Merrill reels in $3 billion team

Two advisers reunite after worked together at Alex. Brown before splitting

May 1, 2014 @ 11:52 am

By Mason Braswell

Bank of America Merrill Lynch hauled in $3 billion in assets from two advisers working at competitors UBS Wealth Management and Deutsche Bank Securities Inc.

The two, Howard Rowen and Halsey Smith, join Merrill Lynch's private banking and investment group, which has around 150 adviser teams that cater to clients with $10 million or more in investible assets.

(See also: Wirehouses warm to bank channel recruits)

Mr. Rowen and Mr. Smith join as a team operating in the Los Angeles office. Both had spent time working together at Alex. Brown & Sons Inc., which was bought by Deutsche Bank in 1999.

Mr. Rowen moved to UBS in 2007, according to registration records with the Financial Industry Regulatory Authority Inc.

Bank of America spokeswoman Ana Katherine Sollitto did not provide individual revenue or production numbers but said that both advisers had generated well over $1 million in fees and commissions in the previous 12 months at their prior firms.

They will report to Michael Rogers, regional managing director at Merrill Lynch's PBIG group.

0
Comments

What do you think?

View comments

Recommended for you

Sponsored financial news

Featured video

Events

How 401(k) advisers can use 'centers of influence' to grow their business

Leveraging relationships with accounting, benefits, and property and casualty insurance firms can help deliver new business leads for retirement plan advisers.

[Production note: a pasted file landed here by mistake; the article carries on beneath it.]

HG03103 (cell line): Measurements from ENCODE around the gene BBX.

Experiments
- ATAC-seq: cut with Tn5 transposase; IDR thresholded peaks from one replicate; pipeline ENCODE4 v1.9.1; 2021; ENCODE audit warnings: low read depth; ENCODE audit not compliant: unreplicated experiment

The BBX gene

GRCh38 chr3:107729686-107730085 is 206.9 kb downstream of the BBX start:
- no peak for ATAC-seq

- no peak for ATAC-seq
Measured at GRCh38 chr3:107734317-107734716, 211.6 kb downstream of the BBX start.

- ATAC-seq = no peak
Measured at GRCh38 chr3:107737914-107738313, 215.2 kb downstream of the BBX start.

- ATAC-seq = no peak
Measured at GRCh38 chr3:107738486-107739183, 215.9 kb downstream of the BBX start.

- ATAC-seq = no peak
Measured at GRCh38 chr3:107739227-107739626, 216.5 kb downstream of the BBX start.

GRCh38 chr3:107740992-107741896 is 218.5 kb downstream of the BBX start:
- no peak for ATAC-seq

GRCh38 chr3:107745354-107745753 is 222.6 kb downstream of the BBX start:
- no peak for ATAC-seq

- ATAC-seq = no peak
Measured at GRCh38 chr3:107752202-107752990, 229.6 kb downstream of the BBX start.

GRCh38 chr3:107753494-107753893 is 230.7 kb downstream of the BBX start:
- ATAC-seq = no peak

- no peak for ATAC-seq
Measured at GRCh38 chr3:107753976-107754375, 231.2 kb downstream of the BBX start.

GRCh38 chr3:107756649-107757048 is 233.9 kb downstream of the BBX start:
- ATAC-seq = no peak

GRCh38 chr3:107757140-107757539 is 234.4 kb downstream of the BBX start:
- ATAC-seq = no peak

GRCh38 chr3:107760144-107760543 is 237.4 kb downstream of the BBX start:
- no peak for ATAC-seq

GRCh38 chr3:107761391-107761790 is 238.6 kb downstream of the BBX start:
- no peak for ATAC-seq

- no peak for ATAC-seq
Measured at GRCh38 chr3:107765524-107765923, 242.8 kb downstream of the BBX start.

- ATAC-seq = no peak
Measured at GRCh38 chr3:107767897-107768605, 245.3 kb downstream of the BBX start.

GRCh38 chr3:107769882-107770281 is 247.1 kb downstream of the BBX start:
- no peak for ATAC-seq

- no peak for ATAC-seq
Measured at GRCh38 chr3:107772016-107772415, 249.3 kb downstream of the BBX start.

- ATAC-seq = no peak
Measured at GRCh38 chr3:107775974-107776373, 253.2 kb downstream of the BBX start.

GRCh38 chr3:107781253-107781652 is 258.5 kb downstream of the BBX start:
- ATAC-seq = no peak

Latest news & opinion

UBS continues to cut loans to recruits, while increasing compensation to brokers

The wirehouse reduced recruitment loans 20% and increased bonus loans 68% in the first quarter.

Things are looking up: IBDs soared in 2017

With revenue up, interest rates rising and regulation easing, IBDs are soaring.

SEC advice rule may give RIAs leg up over broker-dealers

Experts say advisers will be able to point to their role as fiduciaries as a differentiator in the advice market.

Brokers accept proposed SEC rule on who can call themselves an adviser

Some say the rule will clear up investor confusion, but others say the SEC didn't go far enough.

SEC advice rule: Here's what you need to know

We sifted through the nearly 1,000-page proposal and picked out some of the most important points.

X

Hi! Glad you're here and we hope you like all the great work we do here at InvestmentNews. But what we do is expensive and is funded in part by our sponsors. So won't you show our sponsors a little love by whitelisting investmentnews.com? It'll help us continue to serve you.

Yes, show me how to whitelist investmentnews.com

Ad blocker detected. Please whitelist us or give premium a try.

X

Subscribe and Save 60%

Premium Access
Print + Digital

Learn more
Subscribe to Print